Review by Dilpil
Beatiful story with ugly, ugly gameplay
Digital Devil Saga 2 is the third Megaten game to come to the ps2 in America, and it has pretty much all the flaws of the previous two games (Nocturne and Digital Devil Saga One). It also has an amazing storyline better than both of them.
First lets discuss the story (minor spoilers ahead). Digital Devil Saga 2 begins at the exact moment the original game ended. So if you don't want to completely spoil the first game, play it first. You play as Serph, leader of the Embryon Tribe, and after a pretty cool opening cut scene, you find yourself and several of your companions in a strange and unfamiliar world. Wherever you are, it is certainly not the nirvana you were seeking in the original game. The story is full of references to Hindu and Christian mythology, many of which are interesting and meaningful. Some of them are quite thought provoking, and the world DDS2 creates is very interesting. Furthermore, the ending is great, and ties up a lot of loose ends. The story of Digital Devil Saga 2 is one of my favorites, ranking up there with Planescape and FF7 as one of the best stories I have ever played.
The story would get a 10/10 if it weren't for one key flaw: the silent protagonist. I don't understand this rpg convention. Serph, the main character, has no personality. He does not talk in cut scenes, and has a scant few dialogue options throughout the game, mostly things such as 'Hmm...' and of course '...'. How did Serph manage to become the leader of the Embryon Tribe without talking anyway? Digital Devil Saga 2 would benefit greatly from dialogue trees such as those in KOTOR or other Bioware rpgs, as your characters are all very interesting, as is the setting.
The graphics in DDS2 are fairly good. Many deities and mythological figures are competently drawn, and there is a wide variety of enemies to fight, mostly very different from the enemies of other rpgs. The spell effects are pretty to watch, especially the later ones. The graphics of this game aren't amazing, but it is certainly pretty to watch. They certainly dont impact the game negatively.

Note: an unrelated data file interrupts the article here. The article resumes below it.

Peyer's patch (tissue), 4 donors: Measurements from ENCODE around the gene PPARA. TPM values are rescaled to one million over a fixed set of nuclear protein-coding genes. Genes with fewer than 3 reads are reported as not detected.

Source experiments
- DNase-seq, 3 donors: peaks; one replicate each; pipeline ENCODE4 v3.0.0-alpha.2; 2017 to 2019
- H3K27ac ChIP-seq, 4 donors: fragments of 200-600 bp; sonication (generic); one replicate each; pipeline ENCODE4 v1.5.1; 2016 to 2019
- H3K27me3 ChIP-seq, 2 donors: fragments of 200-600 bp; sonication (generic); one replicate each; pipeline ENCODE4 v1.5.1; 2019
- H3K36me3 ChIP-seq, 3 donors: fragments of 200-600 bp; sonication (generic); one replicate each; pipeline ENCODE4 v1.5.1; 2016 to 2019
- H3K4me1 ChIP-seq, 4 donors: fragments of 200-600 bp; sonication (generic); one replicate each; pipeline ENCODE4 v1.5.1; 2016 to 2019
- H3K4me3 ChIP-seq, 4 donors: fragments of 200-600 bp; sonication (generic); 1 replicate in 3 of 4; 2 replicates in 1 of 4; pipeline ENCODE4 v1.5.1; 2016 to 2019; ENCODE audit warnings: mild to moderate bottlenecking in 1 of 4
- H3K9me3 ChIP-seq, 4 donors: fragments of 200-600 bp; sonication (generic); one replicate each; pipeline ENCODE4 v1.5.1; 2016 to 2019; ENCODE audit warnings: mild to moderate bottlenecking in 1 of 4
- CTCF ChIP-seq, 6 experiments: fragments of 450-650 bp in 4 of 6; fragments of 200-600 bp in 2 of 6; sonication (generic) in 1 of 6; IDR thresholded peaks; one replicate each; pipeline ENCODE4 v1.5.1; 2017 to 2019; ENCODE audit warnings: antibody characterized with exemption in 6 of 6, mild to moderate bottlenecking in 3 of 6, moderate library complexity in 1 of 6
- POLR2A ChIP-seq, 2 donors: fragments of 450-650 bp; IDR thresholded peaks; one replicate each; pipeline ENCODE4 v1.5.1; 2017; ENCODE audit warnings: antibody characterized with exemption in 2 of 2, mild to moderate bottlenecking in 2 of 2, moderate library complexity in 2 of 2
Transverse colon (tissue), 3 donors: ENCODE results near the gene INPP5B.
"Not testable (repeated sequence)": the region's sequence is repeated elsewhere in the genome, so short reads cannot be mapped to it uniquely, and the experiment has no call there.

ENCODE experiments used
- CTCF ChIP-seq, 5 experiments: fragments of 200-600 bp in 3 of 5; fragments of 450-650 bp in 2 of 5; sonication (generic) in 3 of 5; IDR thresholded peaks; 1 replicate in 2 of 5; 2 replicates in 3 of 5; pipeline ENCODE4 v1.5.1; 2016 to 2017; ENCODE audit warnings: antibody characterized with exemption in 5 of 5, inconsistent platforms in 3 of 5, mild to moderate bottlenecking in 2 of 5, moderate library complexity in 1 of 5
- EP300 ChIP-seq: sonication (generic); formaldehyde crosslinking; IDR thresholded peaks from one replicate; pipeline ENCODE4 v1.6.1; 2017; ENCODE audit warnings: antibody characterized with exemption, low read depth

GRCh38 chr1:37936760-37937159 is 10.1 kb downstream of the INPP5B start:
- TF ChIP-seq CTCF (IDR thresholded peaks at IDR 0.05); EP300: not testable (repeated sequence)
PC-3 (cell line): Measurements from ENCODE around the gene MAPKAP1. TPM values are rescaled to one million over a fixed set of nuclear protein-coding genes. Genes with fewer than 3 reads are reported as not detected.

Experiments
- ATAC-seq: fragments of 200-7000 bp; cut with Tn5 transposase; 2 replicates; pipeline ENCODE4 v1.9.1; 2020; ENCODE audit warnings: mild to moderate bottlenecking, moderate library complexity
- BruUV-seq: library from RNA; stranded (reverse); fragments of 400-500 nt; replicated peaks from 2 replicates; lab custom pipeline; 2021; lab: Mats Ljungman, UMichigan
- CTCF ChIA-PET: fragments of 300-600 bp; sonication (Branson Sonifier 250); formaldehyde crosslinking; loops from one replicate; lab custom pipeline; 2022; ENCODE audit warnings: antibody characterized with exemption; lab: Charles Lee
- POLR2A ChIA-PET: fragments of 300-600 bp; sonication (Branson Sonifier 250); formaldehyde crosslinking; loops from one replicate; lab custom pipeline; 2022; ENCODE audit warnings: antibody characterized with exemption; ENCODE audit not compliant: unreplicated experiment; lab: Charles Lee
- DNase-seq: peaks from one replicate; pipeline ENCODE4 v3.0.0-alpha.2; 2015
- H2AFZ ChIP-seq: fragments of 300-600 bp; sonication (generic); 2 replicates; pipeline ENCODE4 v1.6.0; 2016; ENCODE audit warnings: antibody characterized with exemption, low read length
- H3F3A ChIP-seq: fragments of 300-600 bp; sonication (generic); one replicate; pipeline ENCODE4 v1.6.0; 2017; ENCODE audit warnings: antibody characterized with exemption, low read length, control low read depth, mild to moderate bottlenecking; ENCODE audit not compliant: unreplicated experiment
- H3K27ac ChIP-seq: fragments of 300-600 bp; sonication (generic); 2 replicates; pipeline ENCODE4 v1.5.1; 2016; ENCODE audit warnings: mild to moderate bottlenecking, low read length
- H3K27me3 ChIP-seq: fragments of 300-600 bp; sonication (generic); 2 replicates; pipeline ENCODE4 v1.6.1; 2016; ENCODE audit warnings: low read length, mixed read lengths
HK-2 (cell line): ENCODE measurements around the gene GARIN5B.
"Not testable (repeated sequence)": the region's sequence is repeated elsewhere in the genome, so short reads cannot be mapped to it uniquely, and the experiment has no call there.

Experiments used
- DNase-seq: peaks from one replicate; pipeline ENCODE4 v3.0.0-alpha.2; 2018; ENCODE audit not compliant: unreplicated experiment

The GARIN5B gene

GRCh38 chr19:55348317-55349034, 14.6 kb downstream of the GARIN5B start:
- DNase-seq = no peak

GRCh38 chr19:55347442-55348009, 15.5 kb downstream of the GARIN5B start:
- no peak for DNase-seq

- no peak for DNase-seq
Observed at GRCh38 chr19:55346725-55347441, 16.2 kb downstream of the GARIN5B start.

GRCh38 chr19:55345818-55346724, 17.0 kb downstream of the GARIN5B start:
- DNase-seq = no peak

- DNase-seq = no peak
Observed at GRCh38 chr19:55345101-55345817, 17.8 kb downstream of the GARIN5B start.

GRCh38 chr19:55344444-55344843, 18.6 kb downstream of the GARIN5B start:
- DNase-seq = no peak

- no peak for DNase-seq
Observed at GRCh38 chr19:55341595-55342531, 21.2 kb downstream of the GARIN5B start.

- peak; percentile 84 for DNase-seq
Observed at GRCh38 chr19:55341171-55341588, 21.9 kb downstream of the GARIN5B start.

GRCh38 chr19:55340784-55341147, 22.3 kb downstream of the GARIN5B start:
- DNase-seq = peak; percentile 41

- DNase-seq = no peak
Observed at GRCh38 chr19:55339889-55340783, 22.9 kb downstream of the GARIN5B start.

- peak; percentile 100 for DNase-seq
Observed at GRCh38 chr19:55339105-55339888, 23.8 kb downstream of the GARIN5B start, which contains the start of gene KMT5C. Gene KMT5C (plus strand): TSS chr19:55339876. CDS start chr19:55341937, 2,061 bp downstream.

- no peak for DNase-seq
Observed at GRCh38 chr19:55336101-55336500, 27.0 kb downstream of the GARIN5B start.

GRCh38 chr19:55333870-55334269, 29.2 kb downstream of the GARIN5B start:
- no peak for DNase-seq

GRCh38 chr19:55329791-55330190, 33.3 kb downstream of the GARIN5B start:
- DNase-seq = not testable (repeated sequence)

If Digital Devil Saga had even mediocre gameplay, I would have finished it in a week. However, it's gameplay is exceptionally bad. I have never been a fan of the traditional turn based rpg fights, and thats exactly what DDS uses. The only real difference in DDS is the press turn system, wherein you can gain or lose turns via criticals, weaknesses, or misses. Its a cool concept but its really just cheap when you do it to bosses and frustrating when it happens to you. You will lose a lot of turns unexpectedly after missing with physical attacks. You will then, in turn, lose a lot of battles unexpectedly if, say, your healer loses their turn after your fighting character misses. And trust me, you will lose a lot of battles. DDS is hard. I played on normal, and I rarely beat a boss on my first try, unless I looked at a walkthrough beforehand. Furthermore, the battles just arent fun. Most of them degenerate into selecting the same option over and over. How other people can enjoy these battles is a mystery to me. I found myself wanting to fast forward through every one. And boy are there a lot of them. This is a Shin Megami Tensei game, and that means your going to be fighting random battles every few steps. It also means that the game is filled with long, maze like dungeons, rife with opportunities for random battles.
There are 5 characters in your party for the majority of the game. Only 3 of them can participate in battle at any given time. There is never any explanation for this. Letting you use 5 characters in battle would've helped the game significantly, giving you more strategic options, and lessening the impact of misses (you would lose 1 of 5 turns, not one of 3).
The character advancement system is pretty cool. There is a giant grid of hexagons, and each hexagon is named after some kind of religious concept (fire shrine, ice fiend, loving god, ect). Your party members all gain atma points after every battle, and once they have enough atma points, they master the current hexagon ('mantra') they are equipped with. They can then purchase a mantra adjacent to any mantra they have mastered. The system allows for a lot of character customization and planning. My only complaints are that the spells are fairly boring (think fire, fira, firaga type progression), and that the mantra cost far too much money to activate. Furthermore, all characters have the same advancement choices. Moreover, as good as the leveling system is, the actual leveling you do is still painful.
All in all, the game is a chore to play. The dungeons are way to long, there are far too many random encounters, all of which are totally unentertaining, and the game constantly jerks you around with fetch quests and long, branching labyrinths. The story however, is brilliant. I wanted this to be a great game. I really wish it was fun, but it is not.
Final Score (not an average): 6
Rating: 3.0 - Fair
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